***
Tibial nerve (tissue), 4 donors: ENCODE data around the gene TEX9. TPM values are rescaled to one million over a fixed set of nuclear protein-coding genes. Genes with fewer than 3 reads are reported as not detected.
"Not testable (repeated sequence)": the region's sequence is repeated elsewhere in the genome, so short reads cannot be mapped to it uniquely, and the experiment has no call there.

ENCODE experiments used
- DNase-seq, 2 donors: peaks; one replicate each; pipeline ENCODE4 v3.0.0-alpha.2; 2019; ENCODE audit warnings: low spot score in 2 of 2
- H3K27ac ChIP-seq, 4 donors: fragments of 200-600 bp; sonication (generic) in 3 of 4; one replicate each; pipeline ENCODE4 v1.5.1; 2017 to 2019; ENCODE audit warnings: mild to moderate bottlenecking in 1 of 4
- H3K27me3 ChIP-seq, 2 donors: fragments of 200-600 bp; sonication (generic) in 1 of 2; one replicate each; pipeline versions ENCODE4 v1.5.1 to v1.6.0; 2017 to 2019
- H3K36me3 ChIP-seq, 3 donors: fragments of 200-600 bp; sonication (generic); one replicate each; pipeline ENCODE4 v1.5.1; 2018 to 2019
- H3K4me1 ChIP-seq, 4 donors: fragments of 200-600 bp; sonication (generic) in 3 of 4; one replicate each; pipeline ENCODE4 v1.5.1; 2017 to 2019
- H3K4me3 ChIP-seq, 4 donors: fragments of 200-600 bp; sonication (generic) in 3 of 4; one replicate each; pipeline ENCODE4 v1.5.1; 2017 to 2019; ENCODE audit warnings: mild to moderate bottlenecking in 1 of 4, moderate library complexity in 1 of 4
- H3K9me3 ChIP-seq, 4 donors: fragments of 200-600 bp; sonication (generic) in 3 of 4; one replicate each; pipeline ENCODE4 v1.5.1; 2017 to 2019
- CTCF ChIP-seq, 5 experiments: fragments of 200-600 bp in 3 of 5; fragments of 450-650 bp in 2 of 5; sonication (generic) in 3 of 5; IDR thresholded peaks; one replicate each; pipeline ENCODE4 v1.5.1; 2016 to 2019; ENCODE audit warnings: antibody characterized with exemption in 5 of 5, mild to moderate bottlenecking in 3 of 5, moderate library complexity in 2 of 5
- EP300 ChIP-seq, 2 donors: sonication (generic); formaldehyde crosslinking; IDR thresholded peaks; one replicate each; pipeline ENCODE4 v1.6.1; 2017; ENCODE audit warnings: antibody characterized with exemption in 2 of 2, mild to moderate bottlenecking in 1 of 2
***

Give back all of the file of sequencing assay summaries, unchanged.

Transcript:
Tibial nerve (tissue), 4 donors: ENCODE data around the gene TEX9. TPM values are rescaled to one million over a fixed set of nuclear protein-coding genes. Genes with fewer than 3 reads are reported as not detected.
"Not testable (repeated sequence)": the region's sequence is repeated elsewhere in the genome, so short reads cannot be mapped to it uniquely, and the experiment has no call there.

ENCODE experiments used
- DNase-seq, 2 donors: peaks; one replicate each; pipeline ENCODE4 v3.0.0-alpha.2; 2019; ENCODE audit warnings: low spot score in 2 of 2
- H3K27ac ChIP-seq, 4 donors: fragments of 200-600 bp; sonication (generic) in 3 of 4; one replicate each; pipeline ENCODE4 v1.5.1; 2017 to 2019; ENCODE audit warnings: mild to moderate bottlenecking in 1 of 4
- H3K27me3 ChIP-seq, 2 donors: fragments of 200-600 bp; sonication (generic) in 1 of 2; one replicate each; pipeline versions ENCODE4 v1.5.1 to v1.6.0; 2017 to 2019
- H3K36me3 ChIP-seq, 3 donors: fragments of 200-600 bp; sonication (generic); one replicate each; pipeline ENCODE4 v1.5.1; 2018 to 2019
- H3K4me1 ChIP-seq, 4 donors: fragments of 200-600 bp; sonication (generic) in 3 of 4; one replicate each; pipeline ENCODE4 v1.5.1; 2017 to 2019
- H3K4me3 ChIP-seq, 4 donors: fragments of 200-600 bp; sonication (generic) in 3 of 4; one replicate each; pipeline ENCODE4 v1.5.1; 2017 to 2019; ENCODE audit warnings: mild to moderate bottlenecking in 1 of 4, moderate library complexity in 1 of 4
- H3K9me3 ChIP-seq, 4 donors: fragments of 200-600 bp; sonication (generic) in 3 of 4; one replicate each; pipeline ENCODE4 v1.5.1; 2017 to 2019
- CTCF ChIP-seq, 5 experiments: fragments of 200-600 bp in 3 of 5; fragments of 450-650 bp in 2 of 5; sonication (generic) in 3 of 5; IDR thresholded peaks; one replicate each; pipeline ENCODE4 v1.5.1; 2016 to 2019; ENCODE audit warnings: antibody characterized with exemption in 5 of 5, mild to moderate bottlenecking in 3 of 5, moderate library complexity in 2 of 5
- EP300 ChIP-seq, 2 donors: sonication (generic); formaldehyde crosslinking; IDR thresholded peaks; one replicate each; pipeline ENCODE4 v1.6.1; 2017; ENCODE audit warnings: antibody characterized with exemption in 2 of 2, mild to moderate bottlenecking in 1 of 2